Further reflections on highlights of the festival’s first weekend:
Gonzalo Rubalcaba opened the first major concert of the festival with a band of young sidemen who are in the thick of the latterday New York Latin jazz explosion that is producing some of the most important music of the new century. The virtuoso pianist’s quintet is twice or three times removed from the Charlie Parker-Dizzy Gillespie generation but it has a distinct bebop lineage, particularly in the ensembles. The rhythms are manifestations of the various Cuban traditions of which Rubalcaba is a master. The Rubalcaba band’s melding of the two strains produces harmonic astringency and irresistible time feeling. Alto saxophonist Yosvany Terry, bassist Yunior Terry and drummer Ernesto Simpson are Rubalcaba’s fellow Cubans. Trumpeter Michael Rodriguez is a New Yorker fully immersed in the Latin mainstream and, like Terry, a soloist who seems bound to become a major figure.
A typical piece in a Rubalcaba concert begins with the pianist unaccompanied in a meditation at the keyboard. Gradually, his playing takes on rhythmic character that intensifies as bass and drums undergird the time. Trumpet and alto saxophone express the melodic line harmonized or in unison, then solo at length. In some pieces there are drum or bass solos. Rubalcaba often chooses to go last in the solo sequence.
The other night, Yosvany Terry blew billows and clusters of notes with a vigor that often bordered on ferocity. Rodriguez was more considered in his note choices but played with nearly equal force and with excursions into the stratospheric range that seems to be standard equipment for young trumpeters. Simpson’s roiling drum patterns urged them on. There may be no pianist at work today with more technique than Rubalcaba. He astonishes listeners with his command of the instrument. And yet, when he solos following the elation of a drum, bass, trumpet or saxophone solo by one of his sidemen, the level of passion drops. It may be that he means to create contrast. In any case, for all of the beauty of his playing, in his solos the emotional level of the music subsides. Judging by their reaction, the Portland audience didn’t notice that, or it didn’t matter to them. Rubalcaba and the band received thunderous applause and a standing ovation.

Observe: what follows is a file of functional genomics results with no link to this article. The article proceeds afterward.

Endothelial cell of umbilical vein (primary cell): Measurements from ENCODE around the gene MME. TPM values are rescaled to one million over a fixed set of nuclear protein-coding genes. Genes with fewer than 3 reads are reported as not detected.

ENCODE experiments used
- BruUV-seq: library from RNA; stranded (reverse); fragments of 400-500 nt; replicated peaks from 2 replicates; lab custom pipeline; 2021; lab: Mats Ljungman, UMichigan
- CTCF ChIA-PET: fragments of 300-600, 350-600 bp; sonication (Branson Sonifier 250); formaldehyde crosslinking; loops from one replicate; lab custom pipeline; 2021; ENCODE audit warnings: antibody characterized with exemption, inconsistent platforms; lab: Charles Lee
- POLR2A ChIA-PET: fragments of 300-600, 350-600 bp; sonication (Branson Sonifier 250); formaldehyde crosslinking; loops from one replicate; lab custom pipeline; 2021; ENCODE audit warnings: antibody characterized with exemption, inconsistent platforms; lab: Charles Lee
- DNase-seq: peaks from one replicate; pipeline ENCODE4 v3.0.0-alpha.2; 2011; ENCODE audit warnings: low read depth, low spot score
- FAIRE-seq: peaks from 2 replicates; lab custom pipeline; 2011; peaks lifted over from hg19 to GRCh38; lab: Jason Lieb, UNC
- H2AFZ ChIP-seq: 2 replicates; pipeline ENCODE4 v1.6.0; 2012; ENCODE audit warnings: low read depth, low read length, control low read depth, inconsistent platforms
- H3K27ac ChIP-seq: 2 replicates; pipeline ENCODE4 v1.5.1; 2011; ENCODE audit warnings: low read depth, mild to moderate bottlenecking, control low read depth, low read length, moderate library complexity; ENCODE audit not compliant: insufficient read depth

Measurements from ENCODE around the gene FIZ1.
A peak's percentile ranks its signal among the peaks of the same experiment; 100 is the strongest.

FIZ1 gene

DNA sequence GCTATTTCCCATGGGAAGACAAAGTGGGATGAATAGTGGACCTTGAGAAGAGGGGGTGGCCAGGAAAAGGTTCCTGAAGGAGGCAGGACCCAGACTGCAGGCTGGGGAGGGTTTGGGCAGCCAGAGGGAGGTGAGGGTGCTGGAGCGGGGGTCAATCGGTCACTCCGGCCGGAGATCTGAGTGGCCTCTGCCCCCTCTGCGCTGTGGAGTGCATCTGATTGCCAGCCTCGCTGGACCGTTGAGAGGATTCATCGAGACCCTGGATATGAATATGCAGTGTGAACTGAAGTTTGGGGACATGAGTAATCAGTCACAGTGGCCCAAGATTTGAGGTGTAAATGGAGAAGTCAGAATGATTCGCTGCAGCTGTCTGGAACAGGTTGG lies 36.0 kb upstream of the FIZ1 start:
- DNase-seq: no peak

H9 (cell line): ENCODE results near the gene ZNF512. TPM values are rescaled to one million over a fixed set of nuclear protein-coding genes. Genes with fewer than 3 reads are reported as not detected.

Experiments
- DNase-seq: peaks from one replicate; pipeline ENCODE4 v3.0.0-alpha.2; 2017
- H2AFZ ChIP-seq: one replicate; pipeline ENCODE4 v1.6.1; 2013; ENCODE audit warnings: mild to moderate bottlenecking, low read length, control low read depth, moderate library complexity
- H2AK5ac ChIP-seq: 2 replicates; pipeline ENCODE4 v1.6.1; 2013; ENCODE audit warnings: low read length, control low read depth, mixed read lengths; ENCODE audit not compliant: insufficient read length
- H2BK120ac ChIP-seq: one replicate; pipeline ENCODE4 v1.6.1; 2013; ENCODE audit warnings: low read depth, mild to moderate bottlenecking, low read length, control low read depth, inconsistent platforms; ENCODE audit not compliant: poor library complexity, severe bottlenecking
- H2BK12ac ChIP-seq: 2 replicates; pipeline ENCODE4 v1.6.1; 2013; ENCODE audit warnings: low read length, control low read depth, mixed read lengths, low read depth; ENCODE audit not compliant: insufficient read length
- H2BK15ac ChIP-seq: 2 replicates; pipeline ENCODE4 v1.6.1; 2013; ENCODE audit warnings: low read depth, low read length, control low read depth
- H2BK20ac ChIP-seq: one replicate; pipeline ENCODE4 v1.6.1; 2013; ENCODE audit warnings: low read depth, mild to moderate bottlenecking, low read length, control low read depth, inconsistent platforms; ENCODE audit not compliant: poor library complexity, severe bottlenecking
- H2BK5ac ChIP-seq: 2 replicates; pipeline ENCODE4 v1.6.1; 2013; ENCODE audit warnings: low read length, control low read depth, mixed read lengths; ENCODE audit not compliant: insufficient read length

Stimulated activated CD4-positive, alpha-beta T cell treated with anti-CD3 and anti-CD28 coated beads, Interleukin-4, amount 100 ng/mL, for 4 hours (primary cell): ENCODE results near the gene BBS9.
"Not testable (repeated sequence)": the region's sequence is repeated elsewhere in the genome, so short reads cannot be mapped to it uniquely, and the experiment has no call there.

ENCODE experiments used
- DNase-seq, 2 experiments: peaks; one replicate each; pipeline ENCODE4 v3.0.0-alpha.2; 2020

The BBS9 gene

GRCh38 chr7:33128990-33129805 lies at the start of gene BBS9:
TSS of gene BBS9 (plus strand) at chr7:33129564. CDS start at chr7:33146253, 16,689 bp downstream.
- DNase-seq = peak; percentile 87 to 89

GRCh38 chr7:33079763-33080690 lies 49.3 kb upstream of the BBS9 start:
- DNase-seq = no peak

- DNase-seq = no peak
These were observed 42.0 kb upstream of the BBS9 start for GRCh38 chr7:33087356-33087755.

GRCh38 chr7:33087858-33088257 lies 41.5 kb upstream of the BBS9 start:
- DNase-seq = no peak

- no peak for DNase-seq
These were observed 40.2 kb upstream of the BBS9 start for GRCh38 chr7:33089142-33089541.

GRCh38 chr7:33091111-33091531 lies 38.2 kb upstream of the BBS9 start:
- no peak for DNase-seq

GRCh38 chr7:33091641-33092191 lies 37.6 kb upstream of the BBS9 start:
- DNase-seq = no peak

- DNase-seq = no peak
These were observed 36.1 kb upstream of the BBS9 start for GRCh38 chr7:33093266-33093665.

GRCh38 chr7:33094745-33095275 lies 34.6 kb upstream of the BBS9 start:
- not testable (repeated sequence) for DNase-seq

The second half of the opening night concert was trumpeter and composer Terence Blanchard’s post-hurricane lament for his home town, New Orleans. As in the CD of the work, “A Tale of God’s Will (A Requiem for Katrina)” presented Blanchard’s quintet and a 40-piece orchestra. Written by Blanchard and members of his band, the music expresses the grief, anger and frustration that dominated the city in the wake of Katrina and the Bush administration’s botched response to the disaster. Painfully, New Orleans is recovering from both. A thirteen-movement suite, “A Tale of God’s Will” has uplifting moments as well as dirges, but Blanchard delivered the uplift on waves of anger expressed not only in his playing, but also in spoken sentiments onstage. Still, passages of quiet beauty remain in the mind, notably in Aaron Parks’ “AshÃ©” and in “Dear Mom,” Blanchard’s portrayal of his mother’s ordeal in the flooding of New Orleans.
Blanchard’s orchestral writing, still evolving, sometimes bypasses the potential for harmonic depth and variety in the string section, but when he brings in the brass, he achieves moments of swelling grandeur. It is mystifying why Blanchard or the concert producer thought it was necessary to amplify the orchestra. In the good acoustics of Schnitzer Hall, the balance between soloists and orchestra would have been better au naturale. Blanchard’s excessive use of slurs and scoops in his playing has always disturbed me. In “Levees,” with its echoes of “St. James Infirmary,” the slurs were effective. Nonetheless, as they accumulated through the concert, they amounted to a distraction.